Press Conference on Report of Committee to Protect Journalists

14 February 2013

Press Conference on Report of Committee to Protect Journalists

14 February 2013
Press Conference
Department of Public Information • News and Media Division • New York

Press Conference on Report of Committee to Protect Journalists


Citing an unprecedented number of journalists imprisoned or killed around the world in 2012 — 232 and 70, respectively — experts at a Headquarters press conference today stressed that the United Nations must make press freedom and the fight against impunity a priority in its post-2015 development agenda.

“It’s been a sad year for press freedom,” said Rob Mahoney, Deputy Director of the non-profit Committee to Protect Journalists, as he presented the latest edition of the organization’s report “Attacks on the Press”.  Among its findings, the report stressed that attacks on journalists, coupled with restrictive legislation and State censorship, were jeopardizing independent reporting and even, in some countries, the basic human rights to self-expression and information.

Joined by the Committee’s senior regional leaders — Mohamed Keita, Africa Advocacy Coordinator; Carlos Lauria, Americas Senior Programme Coordinator; and Sherif Mansour, Middle East and North Africa Programme Coordinator — he stressed that all people stood to lose when journalist were silenced, as that disempowered citizens and stifled debate.

Briefly outlining the report’s other findings, he said that challenges to press freedom included media blackouts and targeted attacks against journalists.  Access was impeded to war zones around the world as well.  The majority of those affected were freelancers or online journalists — a growing trend — who lacked the protection of major news outlets.  Indeed, he said, “most of these are local journalists reporting local stories about human rights […] or corruption.”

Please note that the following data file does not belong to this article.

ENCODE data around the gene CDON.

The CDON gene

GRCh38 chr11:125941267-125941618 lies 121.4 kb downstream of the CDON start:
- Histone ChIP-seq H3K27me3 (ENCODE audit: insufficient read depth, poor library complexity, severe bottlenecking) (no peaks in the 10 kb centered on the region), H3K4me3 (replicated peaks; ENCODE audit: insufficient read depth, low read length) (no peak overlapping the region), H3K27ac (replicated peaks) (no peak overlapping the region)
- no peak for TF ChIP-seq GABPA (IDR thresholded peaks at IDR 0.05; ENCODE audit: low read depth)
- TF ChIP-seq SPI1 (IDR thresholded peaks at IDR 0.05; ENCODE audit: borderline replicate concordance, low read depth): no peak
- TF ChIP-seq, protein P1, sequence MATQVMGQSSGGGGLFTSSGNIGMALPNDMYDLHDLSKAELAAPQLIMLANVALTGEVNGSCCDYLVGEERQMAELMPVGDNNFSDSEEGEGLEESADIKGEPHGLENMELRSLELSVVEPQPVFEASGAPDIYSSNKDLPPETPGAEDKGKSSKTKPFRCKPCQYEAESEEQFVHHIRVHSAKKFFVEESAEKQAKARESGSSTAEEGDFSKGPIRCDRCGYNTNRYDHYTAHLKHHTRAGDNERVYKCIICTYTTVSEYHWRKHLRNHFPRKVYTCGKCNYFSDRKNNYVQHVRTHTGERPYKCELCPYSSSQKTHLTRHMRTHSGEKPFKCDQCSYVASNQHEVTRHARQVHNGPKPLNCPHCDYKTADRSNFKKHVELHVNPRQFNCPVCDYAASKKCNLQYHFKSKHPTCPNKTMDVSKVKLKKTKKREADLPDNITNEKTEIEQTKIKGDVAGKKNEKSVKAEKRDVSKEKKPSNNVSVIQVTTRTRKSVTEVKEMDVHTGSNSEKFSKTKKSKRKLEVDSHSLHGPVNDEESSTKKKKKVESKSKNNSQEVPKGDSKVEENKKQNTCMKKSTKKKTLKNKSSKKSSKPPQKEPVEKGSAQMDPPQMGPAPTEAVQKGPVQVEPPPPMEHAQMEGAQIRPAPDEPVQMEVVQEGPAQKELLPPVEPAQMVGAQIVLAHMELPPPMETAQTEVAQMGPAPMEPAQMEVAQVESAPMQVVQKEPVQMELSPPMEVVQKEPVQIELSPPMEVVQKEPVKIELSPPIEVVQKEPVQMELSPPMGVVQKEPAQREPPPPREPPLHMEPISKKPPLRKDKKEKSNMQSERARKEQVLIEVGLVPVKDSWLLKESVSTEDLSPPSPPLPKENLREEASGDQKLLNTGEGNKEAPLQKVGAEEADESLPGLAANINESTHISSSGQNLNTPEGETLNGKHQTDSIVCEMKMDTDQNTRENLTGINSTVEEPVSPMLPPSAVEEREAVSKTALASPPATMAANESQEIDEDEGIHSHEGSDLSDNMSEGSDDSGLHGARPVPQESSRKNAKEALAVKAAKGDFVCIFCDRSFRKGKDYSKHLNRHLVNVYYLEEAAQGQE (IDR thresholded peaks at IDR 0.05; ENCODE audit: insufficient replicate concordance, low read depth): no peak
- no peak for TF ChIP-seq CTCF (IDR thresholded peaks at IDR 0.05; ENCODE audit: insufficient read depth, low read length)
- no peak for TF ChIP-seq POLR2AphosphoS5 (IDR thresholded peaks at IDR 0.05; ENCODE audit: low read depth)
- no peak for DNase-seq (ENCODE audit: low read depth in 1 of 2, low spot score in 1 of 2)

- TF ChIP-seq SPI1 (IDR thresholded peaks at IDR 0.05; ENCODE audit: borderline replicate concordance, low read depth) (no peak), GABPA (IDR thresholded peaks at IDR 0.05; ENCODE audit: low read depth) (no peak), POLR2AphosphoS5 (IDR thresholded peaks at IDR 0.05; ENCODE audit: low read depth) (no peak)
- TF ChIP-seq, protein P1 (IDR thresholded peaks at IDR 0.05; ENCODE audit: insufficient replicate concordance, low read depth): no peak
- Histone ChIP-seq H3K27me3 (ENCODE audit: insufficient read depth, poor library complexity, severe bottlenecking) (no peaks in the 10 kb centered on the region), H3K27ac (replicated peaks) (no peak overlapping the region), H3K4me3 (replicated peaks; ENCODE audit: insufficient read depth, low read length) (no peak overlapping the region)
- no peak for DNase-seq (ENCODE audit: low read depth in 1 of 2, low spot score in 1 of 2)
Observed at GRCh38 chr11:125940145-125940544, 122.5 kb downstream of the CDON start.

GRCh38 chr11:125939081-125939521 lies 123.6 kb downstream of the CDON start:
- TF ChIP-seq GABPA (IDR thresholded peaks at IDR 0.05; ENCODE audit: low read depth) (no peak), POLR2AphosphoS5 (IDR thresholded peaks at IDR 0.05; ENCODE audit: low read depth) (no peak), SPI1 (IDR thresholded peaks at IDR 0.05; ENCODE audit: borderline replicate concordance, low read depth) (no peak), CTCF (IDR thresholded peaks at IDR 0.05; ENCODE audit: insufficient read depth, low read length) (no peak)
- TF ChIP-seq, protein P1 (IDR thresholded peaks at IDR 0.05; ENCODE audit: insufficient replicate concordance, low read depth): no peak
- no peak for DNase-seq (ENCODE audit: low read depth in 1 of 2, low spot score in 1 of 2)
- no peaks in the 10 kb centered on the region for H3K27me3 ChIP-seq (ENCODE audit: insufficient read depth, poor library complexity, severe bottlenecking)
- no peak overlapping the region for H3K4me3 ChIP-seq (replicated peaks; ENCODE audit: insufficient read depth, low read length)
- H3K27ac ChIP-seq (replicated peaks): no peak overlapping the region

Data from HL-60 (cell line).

Stressing that the compilation of data and statistics was one of the most important contributions to improving press freedom, he noted that the 2013 edition of the report featured a new tool, known as the “Risk List”, which identified 10 places with significant downward trends during 2012, including high murder rates and entrenched impunity, in Pakistan, Somalia and Brazil; the use of restrictive laws in Ecuador, Turkey and the Russian Federation; and the imprisonment of large numbers of journalists in Ethiopia, Turkey, Viet Nam, Iran and Syria.

There was also an exceedingly high fatality rate for journalists working in Syria, he added, noting that they faced multiple risks from all sides of the conflict.

Also according to the report, he said, the 70 journalists killed in 2012 represented a 43 per cent increase from 2011, while the 232 imprisoned represented an increase of 53 per cent from 2011.  A number of those imprisoned or killed were “citizen journalists”, who were relied upon by news professionals around the world for photographs and first-person information, he added.

It was important to note that not all the countries on the Risk List were oppressive in the traditional sense.  In fact, he added, countries with obviously oppressive regimes, such as the Democratic People’s Republic of Korea, were not included on the List, whereas in Brazil, journalists continued to be targeted despite the country’s global leadership and its strides to improve development and governance.

Another relatively new development was the threat of “cyberattacks” on publishing platforms themselves, as had been reported recently by The New York Times in a series of stories about how it had come under attack, he said.